Whatever you’re up to this festive season, we wish you a very Merry Christmas and a Happy New Year!

Visiting Somerset or have friends celebrating in the West Country? Take a look at our 10 festive things to do in Bristol & Bath.

Still planning? Here’s our guide to having an ethical and green Christmas and 10 time saving strategies for Christmas cooking.

This article was originally published on the Farmdrop blog in December 2016 and has been updated.


An alternative Christmas dinner menu by Heirloom

19th December 2017

Want to impress with effortless seasonal stunners? Look no further than these alternative Christmas dinner ideas by Ian Macintosh, Chef Owner of Heirloom – a thoroughly modern British restaurant in Crouch End.

alternative Christmas recipes

Take a seat at the bar at Heirloom.

Talk to most chefs and restaurateurs and they’ll tell you that Christmas is something they get to enjoy between the menu planning, chaotic services, and never-ending kitchen prep. Rarely, in other words.

But despite the seasonal stresses, Ian Macintosh, Chef Owner of Crouch End’s much-loved Heirloom restaurant, retains a childlike enthusiasm for the festive period. He looks forward to putting together his Christmas menus and starts planning dishes as soon as summer departs, favouring those that blend tradition with modernity; British flavours with Continental touches.

alternative Christmas recipes

Ian Macintosh, Chef Owner of Heirloom.

This year, for the first time in a few, Ian, who has run Heirloom with his brother, David, since 2014, is opening the restaurant on Christmas Day, New Year’s Eve and for lunch on the last two Fridays before the big day; as well as the usual Tuesday to Sunday opening hours.

It promises to be quite a spread. But if you can’t make the jaunt to North London, then don’t despair as the Yorkshire-born has devised a special alternative Christmas menu just for Farmdrop, comprising some of his favourite recipes from Heirloom’s 2017 vintage.

Ian’s alternative Christmas menu showcases British cooking as it is today; seasonal, forward-thinking and delicious. Starters are provided in the form of tandoori trout rillettes and a sprightly kohlrabi, clementine and fennel salad. For mains, Ian flips the bird to turkey in favour of pheasant, which he pot-roasts on a bed of barley, and a vegetarian-friendly salt-baked carrots with labneh dish. Brussels with chestnut and pancetta makes a lovely versatile side, while treacle loaf rounds things off with some much-needed decadence.

Cook any or all of these on the 25th and your guests are sure to go to bed happy. (As for Ian, well he’ll still probably be working.)

To start:

Kohlrabi, clementine and fennel salad

Serves 6 | 50 minutes

Slightly smoky, citrusy and aniseed-y, this simple salad packs a real punch. A lovely light starter to precede the traditional festive gluttony.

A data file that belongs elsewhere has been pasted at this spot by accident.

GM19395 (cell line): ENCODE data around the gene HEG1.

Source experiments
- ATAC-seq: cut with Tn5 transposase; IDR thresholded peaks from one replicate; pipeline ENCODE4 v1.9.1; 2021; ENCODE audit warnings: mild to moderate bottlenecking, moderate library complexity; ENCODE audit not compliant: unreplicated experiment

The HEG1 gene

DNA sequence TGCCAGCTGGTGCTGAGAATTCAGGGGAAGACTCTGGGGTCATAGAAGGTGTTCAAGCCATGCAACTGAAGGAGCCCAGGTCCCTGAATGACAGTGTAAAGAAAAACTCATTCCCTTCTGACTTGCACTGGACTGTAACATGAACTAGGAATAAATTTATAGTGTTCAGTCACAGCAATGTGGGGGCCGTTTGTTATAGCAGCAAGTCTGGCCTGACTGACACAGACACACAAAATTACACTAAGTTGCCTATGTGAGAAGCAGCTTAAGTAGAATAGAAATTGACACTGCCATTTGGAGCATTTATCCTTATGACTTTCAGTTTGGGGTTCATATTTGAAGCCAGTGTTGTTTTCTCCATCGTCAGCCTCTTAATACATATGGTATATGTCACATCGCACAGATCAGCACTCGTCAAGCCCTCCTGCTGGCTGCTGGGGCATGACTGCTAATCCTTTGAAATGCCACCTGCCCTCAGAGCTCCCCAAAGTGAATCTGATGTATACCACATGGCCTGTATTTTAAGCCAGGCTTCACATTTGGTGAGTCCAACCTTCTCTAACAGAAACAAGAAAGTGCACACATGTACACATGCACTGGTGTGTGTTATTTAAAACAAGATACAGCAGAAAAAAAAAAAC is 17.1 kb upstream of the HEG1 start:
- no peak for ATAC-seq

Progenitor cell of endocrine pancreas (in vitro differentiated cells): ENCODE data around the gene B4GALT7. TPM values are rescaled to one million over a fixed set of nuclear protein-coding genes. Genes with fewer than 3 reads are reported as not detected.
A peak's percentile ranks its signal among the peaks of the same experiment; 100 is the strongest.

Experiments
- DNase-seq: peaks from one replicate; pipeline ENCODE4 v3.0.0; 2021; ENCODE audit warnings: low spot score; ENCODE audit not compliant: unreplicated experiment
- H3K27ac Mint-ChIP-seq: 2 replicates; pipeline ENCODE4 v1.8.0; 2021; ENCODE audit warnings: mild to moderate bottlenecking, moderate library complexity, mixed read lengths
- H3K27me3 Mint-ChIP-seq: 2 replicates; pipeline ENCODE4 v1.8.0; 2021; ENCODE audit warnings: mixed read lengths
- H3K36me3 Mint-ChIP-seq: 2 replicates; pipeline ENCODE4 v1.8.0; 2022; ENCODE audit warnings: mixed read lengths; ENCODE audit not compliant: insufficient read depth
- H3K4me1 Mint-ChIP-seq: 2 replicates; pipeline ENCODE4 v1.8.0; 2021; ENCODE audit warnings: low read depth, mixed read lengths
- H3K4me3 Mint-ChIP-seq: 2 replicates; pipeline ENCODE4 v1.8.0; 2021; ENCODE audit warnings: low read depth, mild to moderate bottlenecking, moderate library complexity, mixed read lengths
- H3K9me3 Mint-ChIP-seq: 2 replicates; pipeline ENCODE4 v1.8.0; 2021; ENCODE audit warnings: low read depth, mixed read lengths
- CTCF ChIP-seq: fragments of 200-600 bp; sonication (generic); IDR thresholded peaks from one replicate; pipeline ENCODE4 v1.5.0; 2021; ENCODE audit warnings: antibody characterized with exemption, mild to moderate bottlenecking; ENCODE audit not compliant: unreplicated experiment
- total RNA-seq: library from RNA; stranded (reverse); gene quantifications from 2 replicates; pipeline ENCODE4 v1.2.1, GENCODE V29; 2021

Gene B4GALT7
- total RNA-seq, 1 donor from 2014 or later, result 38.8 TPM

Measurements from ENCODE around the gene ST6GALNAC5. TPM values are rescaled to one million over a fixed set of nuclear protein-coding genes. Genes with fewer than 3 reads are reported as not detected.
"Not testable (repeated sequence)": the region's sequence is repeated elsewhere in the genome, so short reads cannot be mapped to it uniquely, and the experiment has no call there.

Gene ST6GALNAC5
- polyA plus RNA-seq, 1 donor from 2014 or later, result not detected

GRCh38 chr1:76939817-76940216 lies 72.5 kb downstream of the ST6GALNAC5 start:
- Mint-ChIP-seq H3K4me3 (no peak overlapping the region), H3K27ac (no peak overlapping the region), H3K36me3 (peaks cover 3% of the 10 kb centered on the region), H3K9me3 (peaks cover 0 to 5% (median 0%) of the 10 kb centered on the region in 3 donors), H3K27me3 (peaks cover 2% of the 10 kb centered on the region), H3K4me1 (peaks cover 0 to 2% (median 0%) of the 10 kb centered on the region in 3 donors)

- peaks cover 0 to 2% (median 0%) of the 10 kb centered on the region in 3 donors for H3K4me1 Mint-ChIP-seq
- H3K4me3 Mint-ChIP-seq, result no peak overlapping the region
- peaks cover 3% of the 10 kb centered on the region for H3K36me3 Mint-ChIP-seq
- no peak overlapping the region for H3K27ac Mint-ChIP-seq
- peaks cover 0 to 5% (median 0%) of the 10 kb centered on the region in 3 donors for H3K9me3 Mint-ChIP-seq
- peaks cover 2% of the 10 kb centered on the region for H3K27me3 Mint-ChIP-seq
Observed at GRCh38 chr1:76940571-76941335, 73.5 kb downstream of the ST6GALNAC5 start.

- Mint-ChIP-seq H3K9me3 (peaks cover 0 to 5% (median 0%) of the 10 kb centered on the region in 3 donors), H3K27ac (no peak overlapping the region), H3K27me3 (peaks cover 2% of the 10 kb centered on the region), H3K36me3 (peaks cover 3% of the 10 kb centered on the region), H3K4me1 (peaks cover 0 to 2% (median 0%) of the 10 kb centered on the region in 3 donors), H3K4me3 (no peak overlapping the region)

1 kohlrabi
4 clementines, 1 saved for dressing
1 fennel bulb
Lemon juice
1 tsp Dijon mustard
80ml rapeseed oil
A handful of chives
150g flaked almonds, lightly toasted

1. Preheat the oven to 200°C. Roast the kohlrabi for 30 minutes or until slightly blackened on the outside.

2. Remove from the oven and allow to cool. Once cool, remove the skin with a paring knife, chop the flesh into neat chunks or slices and set aside.

3. For the clementines, cut each in half and sprinkle with sugar. Place a pan over a medium heat and, once hot, add the clementines flesh-side down. Cook for 5-7 minutes or until golden brown and caramelised. Allow to cool and then remove the skin.

4. For the fennel, slice on a mandolin or use a sharp knife to cut into thin slices. Store in water with the lemon juice to avoid it oxidising.

5. For the dressing, mix together in a bowl the juice from the remaining clementine, Dijon mustard and chives. Slowly whisk in the rapeseed oil until combined.

6. Combine the kohlrabi, clementine and fennel and toss in the dressing. Scatter with the flaked almonds and serve in bowls or on one big sharing platter.

Tandoori trout rillettes

Serves 6 | 25 minutes plus pickling time

We tend to serve this on blinis over the festive season, but it is equally good on toast or flatbreads. The tandoori spices add a warming twist, while the tartness of the cucumber cuts through the fattiness of the trout belly.


Pickled cucumber

1 cucumber
50ml cider vinegar
50g caster sugar
50ml water
5g mustard seeds
5g cumin seeds


1 trout belly
Tandoori powder
100ml duck fat
50g chervil, chopped


1. First, prepare the pickled cucumber. Add the vinegar, sugar, water and spices to a pot and place over a medium heat. Heat for 15 minutes, then pass the liquid through a strainer or sieve and allow to cool slightly

2. Cut the cucumber into rounds and place into the pickling liquor for 2 hours. Preheat the oven to 220°C